Remember when you’d be up late cruising through cable channels and you came across the dirty movies on Cinemax? Yeah, me either, but I know a guy. Fifty Shades Darker is essentially one of those movies, except it’s playing in your local theater. So basically, you’re having a group experience watching soft-core porn, but with famous people. I’ll get this out of the way, Fifty Shades Darker‘s target audience is going to eat this up so if you’re fan of this franchise this review isn’t for you. As someone who likes to review films, I’m not above genuine entertainment even if the movie as a whole is bad. Like the latest xXx installment which is over the top and ridiculous, but entertaining. So if you’re looking for entertainment, go ahead and skip this one. You were probably going to anyway.

Among the many problems this film has, it has one major force dragging it down; it isn’t interesting, and neither are its characters. The latest installment of this series is directed by James Foley who is a semi competent director. Foley directed the fantastic Glengarry Glen Ross. However, it’s almost as if Foley was just shooting the scenes and going through the motions. Part of the problem with the first movie was its horrendous dialogue and dull acting by the two lifeless leads. Foley doesn’t offer a new take on the characters who on the surface do have interesting personality traits to explore. Instead, he and screenwriter Niall Leonard choose to leave them one dimensional.

Fifty Shades Darker begins not to much longer after the conclusion of the first film. Anastasia Steele (Dakota Johnson) is working a new job with a publishing company when the ever mysterious Christian Grey (Jamie Dornan) reappears in her life. In a movie with a storyline where there is drama to found, the film never explores the deeper meaning of the shadowy past of Mr. Grey. From the get go when he is introduced back into Anastasia’s life, they have a conflict, quickly resolve it and promptly proceed to the bedroom. There is a sappy, romantic apology and any conflict is buried with in a matter of minutes throughout the course of this film. It leaves much to be desired in terms of plot, because there virtually isn’t one. In the end, we are watching a couple trying to have a normal relationship. The problem with that? It ultimately doesn’t make a compelling film.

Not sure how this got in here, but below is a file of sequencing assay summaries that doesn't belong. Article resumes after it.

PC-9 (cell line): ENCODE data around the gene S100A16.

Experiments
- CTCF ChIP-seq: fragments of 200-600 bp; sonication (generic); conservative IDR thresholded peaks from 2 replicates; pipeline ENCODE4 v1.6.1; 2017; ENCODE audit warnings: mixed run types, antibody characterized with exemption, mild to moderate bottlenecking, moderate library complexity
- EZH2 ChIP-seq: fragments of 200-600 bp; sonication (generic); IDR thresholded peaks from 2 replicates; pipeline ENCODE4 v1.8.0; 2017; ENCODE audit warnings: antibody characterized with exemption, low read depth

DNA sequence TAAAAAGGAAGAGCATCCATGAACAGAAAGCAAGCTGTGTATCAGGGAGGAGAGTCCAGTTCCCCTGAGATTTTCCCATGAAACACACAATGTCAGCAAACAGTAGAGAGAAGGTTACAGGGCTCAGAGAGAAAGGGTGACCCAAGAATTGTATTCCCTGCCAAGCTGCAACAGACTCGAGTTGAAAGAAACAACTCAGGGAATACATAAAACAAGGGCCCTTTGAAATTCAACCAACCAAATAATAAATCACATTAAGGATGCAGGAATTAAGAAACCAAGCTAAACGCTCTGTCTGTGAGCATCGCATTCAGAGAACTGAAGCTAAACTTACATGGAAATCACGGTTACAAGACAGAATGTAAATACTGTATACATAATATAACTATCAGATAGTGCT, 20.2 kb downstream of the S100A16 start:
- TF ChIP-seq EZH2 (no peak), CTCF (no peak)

Perhaps where the problem lies is within the source material and not so much with Leonard who has also penned the follow up to this one. Anyone who did not read the books or have interest in the subject matter, are given no reason to care about these characters. I can’t really blame someone like Dakota Johnson who has been good in other films. She is given absolutely no interesting character traits. Neither is Dornan, but he is wooden and doesn’t quite know how to deliver his lines in a way that doesn’t come off as dopey. But acting aside, there is a lot of depth to be explored with these characters, but the filmmakers take the simple road. Anastasia wants a “vanilla” relationship with Christian, and that is basically what you get.

Fifty Shades Darker doesn’t live up to its name even. If anything, it is lighter in tone than its predecessor. The film doesn’t answer any questions worth answering nor does it delve deeper into a darker atmosphere. As it unwinds it becomes more and more clear we are actually watching a soap opera. There are scenes of unintentional hilarity in parts of the film which makes not a complete waste of two hours. Fifty Shades Darker is absurdly melodramatic and overly serious. But I digress, this movie will make a bunch of money at the box office, and come this time next year, I’ll be in the same spot as I am now. However at least then it will be over.

3.0/10

 

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